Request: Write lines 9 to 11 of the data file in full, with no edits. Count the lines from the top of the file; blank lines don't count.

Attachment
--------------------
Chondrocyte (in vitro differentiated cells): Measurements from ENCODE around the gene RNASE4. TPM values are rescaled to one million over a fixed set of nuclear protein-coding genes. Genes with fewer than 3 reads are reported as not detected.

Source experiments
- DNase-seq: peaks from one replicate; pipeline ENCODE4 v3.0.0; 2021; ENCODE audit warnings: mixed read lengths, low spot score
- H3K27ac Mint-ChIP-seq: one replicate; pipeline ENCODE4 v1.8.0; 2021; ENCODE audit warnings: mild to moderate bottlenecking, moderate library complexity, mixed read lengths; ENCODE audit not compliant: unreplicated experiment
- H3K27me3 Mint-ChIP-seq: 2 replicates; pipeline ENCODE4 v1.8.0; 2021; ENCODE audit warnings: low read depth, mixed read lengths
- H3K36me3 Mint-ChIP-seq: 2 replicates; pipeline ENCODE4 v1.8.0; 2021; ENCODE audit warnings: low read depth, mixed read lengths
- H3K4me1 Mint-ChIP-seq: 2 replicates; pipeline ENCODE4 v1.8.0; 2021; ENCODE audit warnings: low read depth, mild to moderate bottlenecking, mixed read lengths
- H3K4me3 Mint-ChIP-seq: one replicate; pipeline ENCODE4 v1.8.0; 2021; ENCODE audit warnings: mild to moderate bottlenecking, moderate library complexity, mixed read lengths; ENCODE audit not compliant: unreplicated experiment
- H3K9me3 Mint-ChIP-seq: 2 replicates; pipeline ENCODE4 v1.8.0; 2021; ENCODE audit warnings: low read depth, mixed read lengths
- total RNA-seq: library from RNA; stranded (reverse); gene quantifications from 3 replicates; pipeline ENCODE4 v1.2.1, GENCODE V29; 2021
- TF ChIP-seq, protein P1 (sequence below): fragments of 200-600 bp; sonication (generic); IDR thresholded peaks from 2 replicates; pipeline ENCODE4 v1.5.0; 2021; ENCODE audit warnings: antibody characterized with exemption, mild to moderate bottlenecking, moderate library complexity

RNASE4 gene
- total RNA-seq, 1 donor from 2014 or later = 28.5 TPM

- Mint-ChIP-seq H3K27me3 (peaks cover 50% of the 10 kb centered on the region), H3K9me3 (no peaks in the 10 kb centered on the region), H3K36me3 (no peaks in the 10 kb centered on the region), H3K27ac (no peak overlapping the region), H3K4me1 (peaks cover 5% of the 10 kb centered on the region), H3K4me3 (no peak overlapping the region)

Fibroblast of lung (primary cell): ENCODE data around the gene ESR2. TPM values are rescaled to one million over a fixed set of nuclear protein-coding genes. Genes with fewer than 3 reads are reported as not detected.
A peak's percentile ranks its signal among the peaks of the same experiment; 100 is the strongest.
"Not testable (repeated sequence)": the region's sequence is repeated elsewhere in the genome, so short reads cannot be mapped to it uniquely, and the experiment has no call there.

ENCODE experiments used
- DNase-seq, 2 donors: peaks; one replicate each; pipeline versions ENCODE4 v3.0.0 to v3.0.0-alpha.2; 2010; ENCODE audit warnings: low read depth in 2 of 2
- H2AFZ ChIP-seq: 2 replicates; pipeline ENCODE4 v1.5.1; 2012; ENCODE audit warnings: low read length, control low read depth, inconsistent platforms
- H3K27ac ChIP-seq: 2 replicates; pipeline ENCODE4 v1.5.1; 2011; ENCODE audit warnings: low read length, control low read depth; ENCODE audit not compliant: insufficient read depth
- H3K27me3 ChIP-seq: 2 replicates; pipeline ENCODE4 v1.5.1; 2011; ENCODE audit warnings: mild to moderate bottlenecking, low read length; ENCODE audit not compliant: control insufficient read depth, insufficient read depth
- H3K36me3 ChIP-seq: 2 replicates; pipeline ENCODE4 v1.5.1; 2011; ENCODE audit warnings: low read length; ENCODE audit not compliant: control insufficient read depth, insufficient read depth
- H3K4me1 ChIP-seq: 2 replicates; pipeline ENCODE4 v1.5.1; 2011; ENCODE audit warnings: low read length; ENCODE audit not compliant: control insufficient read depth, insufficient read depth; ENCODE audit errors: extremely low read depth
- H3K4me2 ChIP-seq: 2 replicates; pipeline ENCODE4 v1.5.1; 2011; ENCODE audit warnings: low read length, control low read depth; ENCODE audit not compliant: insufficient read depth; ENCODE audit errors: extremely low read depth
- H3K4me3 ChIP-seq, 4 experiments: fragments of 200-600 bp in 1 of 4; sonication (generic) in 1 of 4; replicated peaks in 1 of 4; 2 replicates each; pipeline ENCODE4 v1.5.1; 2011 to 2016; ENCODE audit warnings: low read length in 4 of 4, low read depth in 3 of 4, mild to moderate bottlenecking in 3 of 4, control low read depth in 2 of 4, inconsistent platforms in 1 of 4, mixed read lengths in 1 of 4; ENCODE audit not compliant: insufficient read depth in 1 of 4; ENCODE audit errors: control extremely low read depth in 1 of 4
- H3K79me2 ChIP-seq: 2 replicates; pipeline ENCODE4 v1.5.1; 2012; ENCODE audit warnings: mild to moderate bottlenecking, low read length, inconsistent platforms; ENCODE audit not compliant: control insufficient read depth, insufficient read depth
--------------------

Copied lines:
- H3K9me3 Mint-ChIP-seq: 2 replicates; pipeline ENCODE4 v1.8.0; 2021; ENCODE audit warnings: low read depth, mixed read lengths
- total RNA-seq: library from RNA; stranded (reverse); gene quantifications from 3 replicates; pipeline ENCODE4 v1.2.1, GENCODE V29; 2021
- TF ChIP-seq, protein P1 (sequence below): fragments of 200-600 bp; sonication (generic); IDR thresholded peaks from 2 replicates; pipeline ENCODE4 v1.5.0; 2021; ENCODE audit warnings: antibody characterized with exemption, mild to moderate bottlenecking, moderate library complexity